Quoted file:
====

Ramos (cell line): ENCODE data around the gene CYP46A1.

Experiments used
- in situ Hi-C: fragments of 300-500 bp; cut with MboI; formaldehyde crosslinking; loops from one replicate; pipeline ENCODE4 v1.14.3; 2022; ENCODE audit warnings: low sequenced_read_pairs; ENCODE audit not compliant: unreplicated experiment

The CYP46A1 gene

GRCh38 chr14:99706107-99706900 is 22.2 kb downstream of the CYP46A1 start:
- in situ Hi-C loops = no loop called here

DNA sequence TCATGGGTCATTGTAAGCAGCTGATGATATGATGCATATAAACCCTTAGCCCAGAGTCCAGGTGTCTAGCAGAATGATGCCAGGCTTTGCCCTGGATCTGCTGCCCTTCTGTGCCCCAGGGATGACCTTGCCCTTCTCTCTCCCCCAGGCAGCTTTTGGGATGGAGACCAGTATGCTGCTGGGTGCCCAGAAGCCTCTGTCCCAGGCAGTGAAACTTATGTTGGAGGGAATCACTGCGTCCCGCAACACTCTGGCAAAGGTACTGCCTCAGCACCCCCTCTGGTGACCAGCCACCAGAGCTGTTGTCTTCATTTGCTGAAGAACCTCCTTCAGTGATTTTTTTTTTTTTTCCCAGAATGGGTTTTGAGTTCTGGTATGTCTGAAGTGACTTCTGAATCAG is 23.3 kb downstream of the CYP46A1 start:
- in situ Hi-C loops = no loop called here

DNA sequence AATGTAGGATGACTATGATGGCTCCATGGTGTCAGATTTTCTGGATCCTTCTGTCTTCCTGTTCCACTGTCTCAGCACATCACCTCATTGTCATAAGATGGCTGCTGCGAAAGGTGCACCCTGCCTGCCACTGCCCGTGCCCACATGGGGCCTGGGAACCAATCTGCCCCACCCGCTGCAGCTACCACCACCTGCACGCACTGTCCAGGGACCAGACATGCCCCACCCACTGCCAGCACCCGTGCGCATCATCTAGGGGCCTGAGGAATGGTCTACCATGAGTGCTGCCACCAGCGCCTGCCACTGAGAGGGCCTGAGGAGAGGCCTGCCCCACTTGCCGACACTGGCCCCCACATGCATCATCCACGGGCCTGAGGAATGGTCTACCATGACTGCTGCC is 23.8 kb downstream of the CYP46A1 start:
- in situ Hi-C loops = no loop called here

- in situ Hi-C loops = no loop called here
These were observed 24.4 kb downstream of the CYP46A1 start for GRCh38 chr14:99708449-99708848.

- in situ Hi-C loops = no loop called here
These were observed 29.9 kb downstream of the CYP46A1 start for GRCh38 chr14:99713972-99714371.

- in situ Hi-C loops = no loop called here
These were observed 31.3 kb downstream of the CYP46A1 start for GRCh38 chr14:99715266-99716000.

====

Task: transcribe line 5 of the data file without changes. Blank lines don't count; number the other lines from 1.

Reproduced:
GRCh38 chr14:99706107-99706900 is 22.2 kb downstream of the CYP46A1 start: